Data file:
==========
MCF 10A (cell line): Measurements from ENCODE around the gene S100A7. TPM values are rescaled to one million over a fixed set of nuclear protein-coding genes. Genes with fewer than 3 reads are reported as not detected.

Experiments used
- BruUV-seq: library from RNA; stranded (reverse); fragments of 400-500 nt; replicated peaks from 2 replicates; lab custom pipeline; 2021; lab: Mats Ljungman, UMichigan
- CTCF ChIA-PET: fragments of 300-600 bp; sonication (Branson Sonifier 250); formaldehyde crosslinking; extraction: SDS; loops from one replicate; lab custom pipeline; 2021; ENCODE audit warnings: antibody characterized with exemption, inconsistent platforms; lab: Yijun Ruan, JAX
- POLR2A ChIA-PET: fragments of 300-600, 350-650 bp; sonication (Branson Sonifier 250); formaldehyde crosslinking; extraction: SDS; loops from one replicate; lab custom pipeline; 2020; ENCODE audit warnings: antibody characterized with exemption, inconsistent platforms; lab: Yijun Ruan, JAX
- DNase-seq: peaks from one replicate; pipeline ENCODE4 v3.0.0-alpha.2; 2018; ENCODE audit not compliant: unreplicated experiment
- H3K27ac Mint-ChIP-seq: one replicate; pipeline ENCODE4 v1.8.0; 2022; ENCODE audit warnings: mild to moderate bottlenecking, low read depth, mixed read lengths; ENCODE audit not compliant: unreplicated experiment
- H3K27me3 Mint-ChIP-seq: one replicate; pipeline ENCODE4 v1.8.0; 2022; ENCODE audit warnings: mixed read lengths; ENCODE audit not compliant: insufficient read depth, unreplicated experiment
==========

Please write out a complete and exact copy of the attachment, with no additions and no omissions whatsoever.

MCF 10A (cell line): Measurements from ENCODE around the gene S100A7. TPM values are rescaled to one million over a fixed set of nuclear protein-coding genes. Genes with fewer than 3 reads are reported as not detected.

Experiments used
- BruUV-seq: library from RNA; stranded (reverse); fragments of 400-500 nt; replicated peaks from 2 replicates; lab custom pipeline; 2021; lab: Mats Ljungman, UMichigan
- CTCF ChIA-PET: fragments of 300-600 bp; sonication (Branson Sonifier 250); formaldehyde crosslinking; extraction: SDS; loops from one replicate; lab custom pipeline; 2021; ENCODE audit warnings: antibody characterized with exemption, inconsistent platforms; lab: Yijun Ruan, JAX
- POLR2A ChIA-PET: fragments of 300-600, 350-650 bp; sonication (Branson Sonifier 250); formaldehyde crosslinking; extraction: SDS; loops from one replicate; lab custom pipeline; 2020; ENCODE audit warnings: antibody characterized with exemption, inconsistent platforms; lab: Yijun Ruan, JAX
- DNase-seq: peaks from one replicate; pipeline ENCODE4 v3.0.0-alpha.2; 2018; ENCODE audit not compliant: unreplicated experiment
- H3K27ac Mint-ChIP-seq: one replicate; pipeline ENCODE4 v1.8.0; 2022; ENCODE audit warnings: mild to moderate bottlenecking, low read depth, mixed read lengths; ENCODE audit not compliant: unreplicated experiment
- H3K27me3 Mint-ChIP-seq: one replicate; pipeline ENCODE4 v1.8.0; 2022; ENCODE audit warnings: mixed read lengths; ENCODE audit not compliant: insufficient read depth, unreplicated experiment